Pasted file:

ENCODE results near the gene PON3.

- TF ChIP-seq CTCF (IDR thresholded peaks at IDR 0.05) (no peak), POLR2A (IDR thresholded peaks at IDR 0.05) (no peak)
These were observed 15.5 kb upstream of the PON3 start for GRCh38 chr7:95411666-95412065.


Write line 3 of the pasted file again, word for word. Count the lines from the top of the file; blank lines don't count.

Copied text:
These were observed 15.5 kb upstream of the PON3 start for GRCh38 chr7:95411666-95412065.